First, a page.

It was a celebration for the members of Billingsley’s prestigious and very expensive New York City restaurant, the 21 Club. With the celebratory focus on the elite Diners Club credit card (which was also celebrating its 10th birthday), the party’s theme was “the society of the future as envisioned by the society of the present.”
The party cost Billingsley $3 million, which was the equivalent of $25 million today. The party was held in the 21 Club itself, and it included a Viking ship, a giant clam, a tree that was 3,000 years old (and had been discovered in King Tut’s tomb), and a table full of famous guests, including Marilyn Monroe, Frank Sinatra, and Humphrey Bogart.
El Dorado Hotel’s $3.5 Million Party
The most expensive party in this list of the most expensive parties ever thrown is also one of the earliest, from the time of the American Gilded Age. The party was thrown by oil magnate and philanthropist Edward Doheny. The year was 1909, and Doheny was celebrating the opening of his new hotel in Los Angeles—the El Dorado. The party was such a big deal that it was covered in The New York Times, which described it as “the most brilliant social event that has occurred in Los Angeles in many years.”
The party’s cost was estimated at $3.5 million, which would be $76 million today. The party included a banquet for 900 guests, followed by a performance by a chorus of 500 singers and dancers. There were also several orchestras playing different kinds of music, as well as fireworks and a fireworks barge in the hotel’s lake.
Prince Saud’s 60th Birthday Party
The most expensive party in this list of the most expensive parties ever thrown is also one of the earliest, from the time of the American Gilded Age. The year was 1951, and Saudi Arabian ruler King ʿAbd al-ʿAzīz had recently celebrated his 60th birthday. In honor of his birthday, he invited the world’s richest people to a party in Cairo. The party was such an extravagant affair that it was nicknamed “the Arabian Nights” party.
The guests included many of the richest people in the world, including Howard Hughes, Wallis Simpson, and Aristotle Onassis. The guests were given golden camel saddles, golden thrones, and jewel-encrusted swords. The highlight of the party was a private performance of “Ben-Hur.” The party cost $5 million, which would be $52 million today.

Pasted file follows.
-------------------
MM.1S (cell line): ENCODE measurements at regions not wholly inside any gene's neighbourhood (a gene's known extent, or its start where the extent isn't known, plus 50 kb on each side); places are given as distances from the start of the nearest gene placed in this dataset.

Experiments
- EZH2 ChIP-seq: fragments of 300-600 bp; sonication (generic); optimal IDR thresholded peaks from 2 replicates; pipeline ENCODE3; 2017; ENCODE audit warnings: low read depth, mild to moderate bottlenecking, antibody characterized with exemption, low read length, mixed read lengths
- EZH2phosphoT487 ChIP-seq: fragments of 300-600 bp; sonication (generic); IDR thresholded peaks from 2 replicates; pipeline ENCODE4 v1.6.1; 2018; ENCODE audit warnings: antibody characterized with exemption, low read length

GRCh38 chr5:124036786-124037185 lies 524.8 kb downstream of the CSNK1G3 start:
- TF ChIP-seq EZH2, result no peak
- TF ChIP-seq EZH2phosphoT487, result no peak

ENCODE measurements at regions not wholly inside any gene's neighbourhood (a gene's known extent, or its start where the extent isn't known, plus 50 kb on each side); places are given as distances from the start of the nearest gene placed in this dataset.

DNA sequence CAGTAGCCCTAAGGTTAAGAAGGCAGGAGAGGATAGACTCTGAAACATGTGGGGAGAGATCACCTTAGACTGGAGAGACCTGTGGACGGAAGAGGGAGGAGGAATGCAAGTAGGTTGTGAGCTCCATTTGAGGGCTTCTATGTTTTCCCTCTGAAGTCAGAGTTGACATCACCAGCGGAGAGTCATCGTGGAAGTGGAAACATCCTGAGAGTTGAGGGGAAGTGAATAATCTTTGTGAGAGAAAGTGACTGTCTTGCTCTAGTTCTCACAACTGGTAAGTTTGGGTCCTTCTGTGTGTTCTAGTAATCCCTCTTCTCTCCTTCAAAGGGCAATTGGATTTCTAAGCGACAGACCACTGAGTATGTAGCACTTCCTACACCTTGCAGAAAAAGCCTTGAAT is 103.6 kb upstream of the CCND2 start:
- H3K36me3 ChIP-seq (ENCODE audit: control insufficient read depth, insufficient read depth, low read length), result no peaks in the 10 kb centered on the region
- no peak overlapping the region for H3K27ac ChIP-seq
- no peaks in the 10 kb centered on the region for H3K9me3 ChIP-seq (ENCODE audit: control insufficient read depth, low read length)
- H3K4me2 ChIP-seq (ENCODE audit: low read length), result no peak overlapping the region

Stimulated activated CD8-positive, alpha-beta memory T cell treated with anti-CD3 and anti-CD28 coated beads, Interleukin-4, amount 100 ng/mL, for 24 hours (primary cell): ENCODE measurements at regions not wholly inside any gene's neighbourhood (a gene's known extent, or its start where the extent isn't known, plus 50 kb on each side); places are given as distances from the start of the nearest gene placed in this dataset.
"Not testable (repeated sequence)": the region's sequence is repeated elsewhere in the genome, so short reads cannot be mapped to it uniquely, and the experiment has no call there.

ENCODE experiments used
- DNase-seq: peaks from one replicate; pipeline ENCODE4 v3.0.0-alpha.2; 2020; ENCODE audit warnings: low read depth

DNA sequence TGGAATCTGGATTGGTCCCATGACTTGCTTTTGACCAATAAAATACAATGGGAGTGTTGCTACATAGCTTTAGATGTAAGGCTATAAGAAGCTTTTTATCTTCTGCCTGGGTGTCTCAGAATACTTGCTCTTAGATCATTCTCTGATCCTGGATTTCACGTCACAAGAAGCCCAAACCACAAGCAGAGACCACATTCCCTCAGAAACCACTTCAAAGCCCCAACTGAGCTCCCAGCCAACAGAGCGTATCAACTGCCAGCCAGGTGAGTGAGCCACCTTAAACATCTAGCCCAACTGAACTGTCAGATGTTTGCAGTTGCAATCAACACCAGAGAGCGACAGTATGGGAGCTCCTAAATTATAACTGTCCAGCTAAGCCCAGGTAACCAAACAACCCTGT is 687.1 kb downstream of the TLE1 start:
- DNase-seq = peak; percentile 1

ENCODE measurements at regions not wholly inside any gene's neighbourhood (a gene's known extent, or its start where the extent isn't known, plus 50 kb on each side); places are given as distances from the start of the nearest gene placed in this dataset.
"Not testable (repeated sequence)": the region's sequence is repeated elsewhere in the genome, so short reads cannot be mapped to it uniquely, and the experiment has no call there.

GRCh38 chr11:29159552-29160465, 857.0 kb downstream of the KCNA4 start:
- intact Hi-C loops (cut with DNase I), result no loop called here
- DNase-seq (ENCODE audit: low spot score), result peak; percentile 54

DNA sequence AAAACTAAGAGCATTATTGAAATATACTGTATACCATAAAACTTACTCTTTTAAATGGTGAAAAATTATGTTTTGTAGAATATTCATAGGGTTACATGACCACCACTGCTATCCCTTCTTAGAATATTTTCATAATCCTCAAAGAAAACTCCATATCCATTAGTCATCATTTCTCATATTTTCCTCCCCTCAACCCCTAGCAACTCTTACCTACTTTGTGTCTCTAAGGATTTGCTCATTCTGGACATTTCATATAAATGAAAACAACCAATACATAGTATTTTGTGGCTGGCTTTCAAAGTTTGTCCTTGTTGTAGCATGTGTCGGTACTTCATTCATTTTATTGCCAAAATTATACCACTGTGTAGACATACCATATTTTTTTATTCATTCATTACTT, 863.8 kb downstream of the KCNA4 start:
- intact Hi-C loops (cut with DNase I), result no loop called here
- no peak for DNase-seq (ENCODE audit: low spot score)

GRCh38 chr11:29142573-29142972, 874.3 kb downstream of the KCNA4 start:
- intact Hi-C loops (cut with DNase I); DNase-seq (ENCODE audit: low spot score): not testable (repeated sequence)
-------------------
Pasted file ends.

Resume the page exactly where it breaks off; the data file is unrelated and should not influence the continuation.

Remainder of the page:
Lady Astor’s Diamond Jubilee Celebration
The most expensive party in this list of the most expensive parties ever thrown is also one of the earliest, from the time of the American Gilded Age. The year was 1922, and the party was thrown by American socialite and philanthropist Mary “Molly” Curzon, Viscountess Astor.
Astor was married to William Waldorf Astor, 4th Viscount Astor, and the two were among the richest and most high-society people in the world. The party was a celebration of the 50th anniversary of Lady Astor becoming a member of the “Four Hundred”—an elite society of the richest and most high-society people in New York City. The party was the most expensive of the decade, costing $10 million, which would be $104 million today. The diamond jubilee celebration was planned for two years, and it ended up being the most lavish party (and costliest) ever thrown by a woman.
The parties we’ve discussed in this post combine for a total that would make even the most decadent emperor blush with envy. While it’s tempting to lament the wastefulness of these events, it’s important to keep in mind that these parties were the exception, not the rule.
It was only very wealthy people could afford to throw parties that cost more than the average person makes in a lifetime. So while these parties are symbols of extravagance, it’s important to remember that the people who threw them weren’t normal—they were extraordinary.
If you’re throwing a party, it’s probably because you want to hang out with your friends in a fun environment and have an awesome time. However, if you’re like most people, that doesn’t involve coming home with a massive bill at the end of it all.
But for some people, parties are more of an opportunity to show off their wealth than anything else. These are people who see a party as the perfect opportunity to display their wealth and impress guests with just how much money they have.
If you’ve ever dreamed of throwing the most extravagant party in history and have buckets of cash to blow doing so, these are the inspirations you need.